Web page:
The Summit: Sundance Review

The Summit

Ireland, United Kingdom (Director: Nick Ryan)

Twenty-four climbers converged at the last stop before summiting the most dangerous mountain on Earth. Forty-eight hours later, 11 had been killed or simply vanished. Had one, Ger McDonnell, stuck to the climbers' code, he might still be alive. International Premiere

A gripping, cliffhanger document of a deadly trek up the most dangerous mountain on earth where 11 climbers lost their lives.

Directed by Nick Ryan, the documentary follows a deadly trek up K2, where 11 people lost their lives in 2008.

PARK CITY -- Coming back down is the hard and deadly part in mountain climbing: Climbers are exhausted, and can become careless in the euphoria of their accomplishment. This document of the notorious quest to the top of K2 in 2008, considered more daunting than conquering Mt. Everest, is a heart-throbbing experience.  In that quest, 11 of 24 expert climbers lost their lives. A packed, Sunday night house in the Salt Lake City portion of this festival was spellbound, some viewers clutching their seats while experiencing this mesmeric film.  

Mixing archival footage with glorious footage of the mountains themselves, director Nick Ryan charts, essentially, an autopsy of the deadly and controversial trek. After the world learned of the carnage, and the Internet erupted with provocative and often premature conclusions, the “truth” of the trek was lost. International outcry heightened when it was learned that mountain climbers who had fallen had been abandoned to die. In short, this document is an attempt to set the record straight, and it’s also a moving testament to the courage, resourcefulness and skills of the diverse mix of adventurers who teamed in this quest.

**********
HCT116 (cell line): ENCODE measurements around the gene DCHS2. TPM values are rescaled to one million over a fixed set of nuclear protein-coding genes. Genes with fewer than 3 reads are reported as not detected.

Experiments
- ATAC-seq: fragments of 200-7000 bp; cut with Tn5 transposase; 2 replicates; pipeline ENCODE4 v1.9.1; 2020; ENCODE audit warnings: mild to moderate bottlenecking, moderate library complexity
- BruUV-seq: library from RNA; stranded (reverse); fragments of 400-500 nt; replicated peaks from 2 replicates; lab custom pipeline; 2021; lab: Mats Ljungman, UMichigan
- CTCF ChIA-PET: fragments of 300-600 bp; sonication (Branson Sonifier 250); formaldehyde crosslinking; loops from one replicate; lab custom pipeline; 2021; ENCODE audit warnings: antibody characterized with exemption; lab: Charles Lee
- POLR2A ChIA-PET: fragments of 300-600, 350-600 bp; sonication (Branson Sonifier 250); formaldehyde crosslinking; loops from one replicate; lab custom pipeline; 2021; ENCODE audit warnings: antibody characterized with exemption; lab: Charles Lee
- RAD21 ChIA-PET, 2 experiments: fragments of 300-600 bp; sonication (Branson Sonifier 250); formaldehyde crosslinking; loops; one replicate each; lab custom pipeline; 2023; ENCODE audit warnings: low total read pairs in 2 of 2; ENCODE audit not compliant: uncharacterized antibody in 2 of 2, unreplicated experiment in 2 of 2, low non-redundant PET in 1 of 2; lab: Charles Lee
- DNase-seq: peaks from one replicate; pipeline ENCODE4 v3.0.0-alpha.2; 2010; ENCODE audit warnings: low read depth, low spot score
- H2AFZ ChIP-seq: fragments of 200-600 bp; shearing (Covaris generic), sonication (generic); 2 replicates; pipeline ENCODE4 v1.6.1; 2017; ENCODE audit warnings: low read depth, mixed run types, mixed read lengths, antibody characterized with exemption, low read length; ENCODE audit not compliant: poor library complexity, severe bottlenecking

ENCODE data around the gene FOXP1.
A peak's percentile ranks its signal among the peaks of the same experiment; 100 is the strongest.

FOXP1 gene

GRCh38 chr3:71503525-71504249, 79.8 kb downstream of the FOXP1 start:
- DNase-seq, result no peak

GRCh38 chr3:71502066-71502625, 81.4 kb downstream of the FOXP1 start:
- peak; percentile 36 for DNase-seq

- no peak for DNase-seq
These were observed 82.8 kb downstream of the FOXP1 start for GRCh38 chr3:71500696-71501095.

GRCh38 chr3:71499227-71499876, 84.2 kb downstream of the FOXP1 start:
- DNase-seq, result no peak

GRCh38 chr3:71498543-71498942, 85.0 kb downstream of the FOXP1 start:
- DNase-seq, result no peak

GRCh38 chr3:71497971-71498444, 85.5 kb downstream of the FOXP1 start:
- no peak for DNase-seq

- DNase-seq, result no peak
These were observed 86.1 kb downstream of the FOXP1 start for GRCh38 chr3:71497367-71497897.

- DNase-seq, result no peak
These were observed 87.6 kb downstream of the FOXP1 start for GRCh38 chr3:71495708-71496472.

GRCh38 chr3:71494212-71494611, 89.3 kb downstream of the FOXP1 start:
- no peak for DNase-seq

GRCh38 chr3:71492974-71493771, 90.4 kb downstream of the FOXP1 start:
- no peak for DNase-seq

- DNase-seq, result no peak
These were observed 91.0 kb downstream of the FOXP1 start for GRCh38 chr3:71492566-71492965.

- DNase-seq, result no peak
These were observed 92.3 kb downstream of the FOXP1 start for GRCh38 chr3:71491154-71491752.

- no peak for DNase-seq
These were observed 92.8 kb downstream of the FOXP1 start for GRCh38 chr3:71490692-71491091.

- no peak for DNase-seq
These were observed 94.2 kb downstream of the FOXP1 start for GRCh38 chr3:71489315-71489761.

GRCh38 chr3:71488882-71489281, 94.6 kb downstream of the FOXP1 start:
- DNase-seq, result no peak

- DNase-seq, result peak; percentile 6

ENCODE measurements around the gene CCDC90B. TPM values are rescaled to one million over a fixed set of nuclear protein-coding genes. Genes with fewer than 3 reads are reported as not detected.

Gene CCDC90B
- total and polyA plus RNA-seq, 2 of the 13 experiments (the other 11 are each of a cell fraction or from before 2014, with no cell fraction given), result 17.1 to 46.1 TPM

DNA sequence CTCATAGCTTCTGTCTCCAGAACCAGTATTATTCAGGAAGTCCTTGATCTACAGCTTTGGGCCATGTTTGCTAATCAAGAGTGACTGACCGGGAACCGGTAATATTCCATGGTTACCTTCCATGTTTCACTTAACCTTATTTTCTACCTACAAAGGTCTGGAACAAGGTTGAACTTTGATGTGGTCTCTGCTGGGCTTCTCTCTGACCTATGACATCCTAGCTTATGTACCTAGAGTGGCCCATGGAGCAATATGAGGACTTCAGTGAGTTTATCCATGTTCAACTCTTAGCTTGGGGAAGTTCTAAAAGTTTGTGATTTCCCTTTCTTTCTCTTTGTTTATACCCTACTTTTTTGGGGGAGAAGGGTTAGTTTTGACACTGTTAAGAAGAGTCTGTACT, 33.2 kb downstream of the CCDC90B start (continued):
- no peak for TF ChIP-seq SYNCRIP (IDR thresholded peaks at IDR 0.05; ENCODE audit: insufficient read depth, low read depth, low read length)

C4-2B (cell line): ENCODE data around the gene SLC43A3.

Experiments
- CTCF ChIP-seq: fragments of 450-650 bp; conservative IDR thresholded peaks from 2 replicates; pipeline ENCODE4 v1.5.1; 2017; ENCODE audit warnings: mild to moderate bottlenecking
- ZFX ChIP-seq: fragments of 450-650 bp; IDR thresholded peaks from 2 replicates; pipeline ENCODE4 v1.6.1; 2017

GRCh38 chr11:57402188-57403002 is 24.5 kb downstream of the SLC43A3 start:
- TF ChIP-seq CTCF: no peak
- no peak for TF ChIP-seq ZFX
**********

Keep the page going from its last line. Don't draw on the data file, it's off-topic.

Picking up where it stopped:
Screenwriter Mark Monroe intelligently blends an account of the immediacy of the climb with a back-story insight into the dynamics of such a death-defying mission. It’s a stirring mix, both educational and emotional: Throughout, Monroe never loses grip of the expedition’s forward/upward focus.

Philosophically, the film examines the harsh moral choice that the surviving climbers faced: Would they embark on what, seemingly, appeared as suicidal missions to rescue their fallen cohorts, or would they continue downwards, hoping against odds that they would survive. This remarkable film puts us in their shoes – literally between the world’s most ferocious rock and the icy hard place of imminent death. As such, The Summit dignifies the actions of the surviving climbers by putting their earth-bound detractors in their precipitous plight.

Similarly, the technical contributions merge in ferocious splendor: Howling winds, topped off by Nick Seymour’s edgy musical score, acclimatize our senses to the deep drops and harrowing heights of The Summit.

Production companies: Image Now Films, Fantastic Films, Passion Pictures, Pat Falvey Prods., Diamond Docs
Director: Nick Ryan
Screenwriter: Mark Monroe
Producer: Nick Ryan
Music: Nick Seymour
Editor: Ben Stark
No rating, 104 minutes